When planning your personal finances it is essential to be organized and realistic. You may just wish to balance your monthly or annual budget, but most families have some longer term objectives. These can include a new house, health care, retirement plan or the children's education costs.
Monthly or Annual Budget
Personally I think an annual budget makes more sense and is easier to organize as it irons out the fluctuations in costs such as heating, car expenses and house insurance.
This is very easy to do, simply make a list of all expected income for the year and another list of expected expenses and hopefully the income will exceed the expenses! If this is not the case, you have two options, either increase your income or reduce your expenses – easier said than done!
You could increase your income by finding extra work or perhaps borrowing against your assets – for instance re-mortgaging your property if you have a lot of equity tied up in it.
You could perhaps reduce your expenses by shopping around and finding better deals for your power supplies, insurance and telecoms. There are a number of comparison sites out there, so it is worth a bit of effort if you can get cheaper deals.
Remember things can change over the course of a year so it is important to revise and amend your budget as and when required.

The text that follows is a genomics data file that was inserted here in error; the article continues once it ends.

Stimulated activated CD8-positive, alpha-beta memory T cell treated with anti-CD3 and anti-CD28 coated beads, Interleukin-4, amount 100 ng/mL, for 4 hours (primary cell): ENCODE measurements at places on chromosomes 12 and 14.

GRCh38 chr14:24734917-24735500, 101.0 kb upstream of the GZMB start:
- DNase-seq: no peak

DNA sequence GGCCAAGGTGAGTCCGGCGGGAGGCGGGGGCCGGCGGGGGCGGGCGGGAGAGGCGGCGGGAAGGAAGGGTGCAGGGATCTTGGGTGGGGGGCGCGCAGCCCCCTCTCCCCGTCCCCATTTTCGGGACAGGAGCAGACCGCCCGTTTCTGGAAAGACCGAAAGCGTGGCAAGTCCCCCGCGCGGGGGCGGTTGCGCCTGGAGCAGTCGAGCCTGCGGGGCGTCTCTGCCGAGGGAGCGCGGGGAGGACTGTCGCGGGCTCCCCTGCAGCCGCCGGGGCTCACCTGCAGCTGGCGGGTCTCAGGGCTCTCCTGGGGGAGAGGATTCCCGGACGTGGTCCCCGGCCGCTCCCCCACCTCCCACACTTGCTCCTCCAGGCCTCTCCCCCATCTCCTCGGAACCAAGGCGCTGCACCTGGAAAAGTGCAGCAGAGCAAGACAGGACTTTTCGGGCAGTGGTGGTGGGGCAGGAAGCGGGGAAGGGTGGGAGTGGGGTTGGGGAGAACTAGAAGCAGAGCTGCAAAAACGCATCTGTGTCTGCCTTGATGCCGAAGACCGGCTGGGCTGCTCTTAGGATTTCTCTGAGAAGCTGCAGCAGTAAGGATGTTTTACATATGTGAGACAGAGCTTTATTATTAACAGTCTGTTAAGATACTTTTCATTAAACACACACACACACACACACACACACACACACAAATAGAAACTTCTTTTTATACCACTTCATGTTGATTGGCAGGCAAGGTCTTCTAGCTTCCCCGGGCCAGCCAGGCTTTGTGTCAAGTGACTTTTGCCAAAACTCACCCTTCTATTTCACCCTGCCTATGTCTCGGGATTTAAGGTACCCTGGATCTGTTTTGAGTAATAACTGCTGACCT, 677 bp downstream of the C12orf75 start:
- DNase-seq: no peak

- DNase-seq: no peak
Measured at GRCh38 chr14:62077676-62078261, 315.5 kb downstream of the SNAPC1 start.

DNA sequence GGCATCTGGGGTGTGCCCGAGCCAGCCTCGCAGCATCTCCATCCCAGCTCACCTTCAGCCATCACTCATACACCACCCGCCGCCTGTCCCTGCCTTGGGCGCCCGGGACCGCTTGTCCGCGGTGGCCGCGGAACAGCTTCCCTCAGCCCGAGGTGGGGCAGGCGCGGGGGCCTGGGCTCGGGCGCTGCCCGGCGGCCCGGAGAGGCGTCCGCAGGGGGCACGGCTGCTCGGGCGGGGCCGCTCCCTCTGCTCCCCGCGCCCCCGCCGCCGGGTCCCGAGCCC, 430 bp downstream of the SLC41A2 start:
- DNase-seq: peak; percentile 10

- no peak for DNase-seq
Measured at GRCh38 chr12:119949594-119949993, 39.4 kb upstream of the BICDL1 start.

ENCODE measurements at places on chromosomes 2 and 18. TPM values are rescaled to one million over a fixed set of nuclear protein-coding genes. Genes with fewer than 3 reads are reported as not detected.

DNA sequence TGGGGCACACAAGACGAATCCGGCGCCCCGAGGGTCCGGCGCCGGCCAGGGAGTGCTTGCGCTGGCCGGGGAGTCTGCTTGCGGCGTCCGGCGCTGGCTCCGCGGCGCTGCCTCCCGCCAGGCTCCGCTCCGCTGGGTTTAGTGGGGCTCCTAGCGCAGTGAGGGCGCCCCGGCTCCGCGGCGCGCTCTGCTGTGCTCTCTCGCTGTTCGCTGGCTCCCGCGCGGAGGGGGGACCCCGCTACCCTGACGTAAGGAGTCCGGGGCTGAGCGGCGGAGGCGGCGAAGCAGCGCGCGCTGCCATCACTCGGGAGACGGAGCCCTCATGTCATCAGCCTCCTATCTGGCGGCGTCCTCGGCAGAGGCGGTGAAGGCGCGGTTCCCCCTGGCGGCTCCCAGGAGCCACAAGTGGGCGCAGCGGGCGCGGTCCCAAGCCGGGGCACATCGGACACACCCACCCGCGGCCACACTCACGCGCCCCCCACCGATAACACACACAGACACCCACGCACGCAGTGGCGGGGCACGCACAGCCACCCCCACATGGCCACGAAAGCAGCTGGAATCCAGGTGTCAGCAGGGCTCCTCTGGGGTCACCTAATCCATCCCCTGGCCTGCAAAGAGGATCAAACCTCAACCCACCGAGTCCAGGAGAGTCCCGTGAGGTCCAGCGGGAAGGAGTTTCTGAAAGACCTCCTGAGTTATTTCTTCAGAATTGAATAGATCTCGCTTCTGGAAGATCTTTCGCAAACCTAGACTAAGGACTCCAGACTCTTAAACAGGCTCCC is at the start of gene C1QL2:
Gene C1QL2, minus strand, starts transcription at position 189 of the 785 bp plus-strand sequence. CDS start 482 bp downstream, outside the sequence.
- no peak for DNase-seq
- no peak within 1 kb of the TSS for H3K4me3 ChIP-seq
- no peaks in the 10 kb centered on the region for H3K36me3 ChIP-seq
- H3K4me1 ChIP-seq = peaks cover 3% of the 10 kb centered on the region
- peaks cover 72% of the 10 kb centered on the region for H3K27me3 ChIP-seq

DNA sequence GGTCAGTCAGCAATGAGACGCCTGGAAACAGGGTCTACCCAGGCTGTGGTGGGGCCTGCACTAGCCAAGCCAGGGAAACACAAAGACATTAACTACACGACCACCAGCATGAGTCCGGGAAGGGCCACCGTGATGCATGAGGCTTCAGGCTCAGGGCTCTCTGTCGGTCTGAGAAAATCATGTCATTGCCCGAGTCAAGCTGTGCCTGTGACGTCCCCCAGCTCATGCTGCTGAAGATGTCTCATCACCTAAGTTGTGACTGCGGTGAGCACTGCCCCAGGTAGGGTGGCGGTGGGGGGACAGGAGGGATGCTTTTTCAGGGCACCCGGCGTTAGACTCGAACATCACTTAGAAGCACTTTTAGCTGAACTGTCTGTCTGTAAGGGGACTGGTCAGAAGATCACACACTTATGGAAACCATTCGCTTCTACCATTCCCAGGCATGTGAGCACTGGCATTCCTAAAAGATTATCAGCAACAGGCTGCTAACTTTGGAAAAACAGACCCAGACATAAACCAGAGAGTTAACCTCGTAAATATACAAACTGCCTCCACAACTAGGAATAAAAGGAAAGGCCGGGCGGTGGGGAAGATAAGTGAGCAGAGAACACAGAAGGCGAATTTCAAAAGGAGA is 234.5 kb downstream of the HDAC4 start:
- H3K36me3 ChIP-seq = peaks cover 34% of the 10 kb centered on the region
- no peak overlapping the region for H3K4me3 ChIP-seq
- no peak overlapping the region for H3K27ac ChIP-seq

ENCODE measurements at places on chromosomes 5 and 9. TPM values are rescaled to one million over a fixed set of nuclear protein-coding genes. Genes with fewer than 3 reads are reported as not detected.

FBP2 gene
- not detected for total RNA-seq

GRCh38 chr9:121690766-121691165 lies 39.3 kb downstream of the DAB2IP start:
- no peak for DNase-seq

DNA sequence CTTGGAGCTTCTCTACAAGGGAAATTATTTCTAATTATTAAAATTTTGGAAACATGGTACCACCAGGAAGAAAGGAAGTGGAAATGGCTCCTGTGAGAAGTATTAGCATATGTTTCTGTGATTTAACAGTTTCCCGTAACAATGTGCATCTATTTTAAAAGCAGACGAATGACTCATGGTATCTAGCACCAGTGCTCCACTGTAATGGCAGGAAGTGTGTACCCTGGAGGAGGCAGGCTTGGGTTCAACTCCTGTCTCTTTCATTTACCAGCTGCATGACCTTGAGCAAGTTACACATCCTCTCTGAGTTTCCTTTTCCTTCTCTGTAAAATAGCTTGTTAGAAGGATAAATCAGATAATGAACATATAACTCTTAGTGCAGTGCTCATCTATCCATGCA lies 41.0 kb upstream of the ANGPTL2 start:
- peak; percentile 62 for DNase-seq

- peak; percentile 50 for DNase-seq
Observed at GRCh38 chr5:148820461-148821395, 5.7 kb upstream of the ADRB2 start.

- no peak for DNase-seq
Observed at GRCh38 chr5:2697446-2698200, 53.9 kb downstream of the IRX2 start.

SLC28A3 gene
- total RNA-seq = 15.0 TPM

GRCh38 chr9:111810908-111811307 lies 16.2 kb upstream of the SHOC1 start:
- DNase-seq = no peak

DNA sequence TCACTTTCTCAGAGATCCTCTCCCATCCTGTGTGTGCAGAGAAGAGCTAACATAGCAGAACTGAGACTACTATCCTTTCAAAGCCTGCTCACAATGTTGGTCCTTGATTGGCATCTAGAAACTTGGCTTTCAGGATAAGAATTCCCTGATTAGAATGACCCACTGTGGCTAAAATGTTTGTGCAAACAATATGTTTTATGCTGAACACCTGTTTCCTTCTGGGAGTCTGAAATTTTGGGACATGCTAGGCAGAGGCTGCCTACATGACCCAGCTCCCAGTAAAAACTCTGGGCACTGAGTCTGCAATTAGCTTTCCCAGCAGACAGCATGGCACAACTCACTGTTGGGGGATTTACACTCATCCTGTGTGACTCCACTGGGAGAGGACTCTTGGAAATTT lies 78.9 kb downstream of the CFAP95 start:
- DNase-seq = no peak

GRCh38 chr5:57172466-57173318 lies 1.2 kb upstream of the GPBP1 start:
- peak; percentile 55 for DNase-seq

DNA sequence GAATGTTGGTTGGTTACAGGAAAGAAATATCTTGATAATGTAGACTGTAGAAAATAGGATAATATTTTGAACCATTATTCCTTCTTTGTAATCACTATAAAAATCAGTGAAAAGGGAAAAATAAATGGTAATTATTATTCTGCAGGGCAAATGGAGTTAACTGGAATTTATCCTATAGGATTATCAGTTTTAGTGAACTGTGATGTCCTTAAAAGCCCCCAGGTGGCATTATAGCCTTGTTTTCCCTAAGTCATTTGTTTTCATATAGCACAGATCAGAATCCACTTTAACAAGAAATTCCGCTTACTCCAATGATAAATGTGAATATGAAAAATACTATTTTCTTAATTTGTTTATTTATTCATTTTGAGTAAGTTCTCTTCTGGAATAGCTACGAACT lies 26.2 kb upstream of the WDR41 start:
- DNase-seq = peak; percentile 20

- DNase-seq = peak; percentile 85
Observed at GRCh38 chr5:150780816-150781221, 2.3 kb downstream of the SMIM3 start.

If you are in the happy position of having more income than expense, the next step is to decide what to do with the money.
There are many different schemes that will be happy to look after your surplus income. These range from the simple easy access deposit account, which has the advantage of getting your savings back to meet an unexpected expense – the return will not be very high – to the various Isis and offset mortgages.
One of the best schemes is the offset mortgage. Under this scheme you link your savings account (s) and current account to your mortgage account and only pay interest on the outstanding amount at any one time. For example if you have a mortgage of £ 100,000, savings of £ 8,000 and a current account balance of £ 2000, you will only be paying interest on £ 90,000. The added advantage of this scheme is that you can take your savings back at any time.
Cash ISAs (Individual Savings Accounts) provide the opportunity for tax free savings and this is a great boost to your finances and should not be overlooked.
The other major tax free saving provider is National Savings and Investments.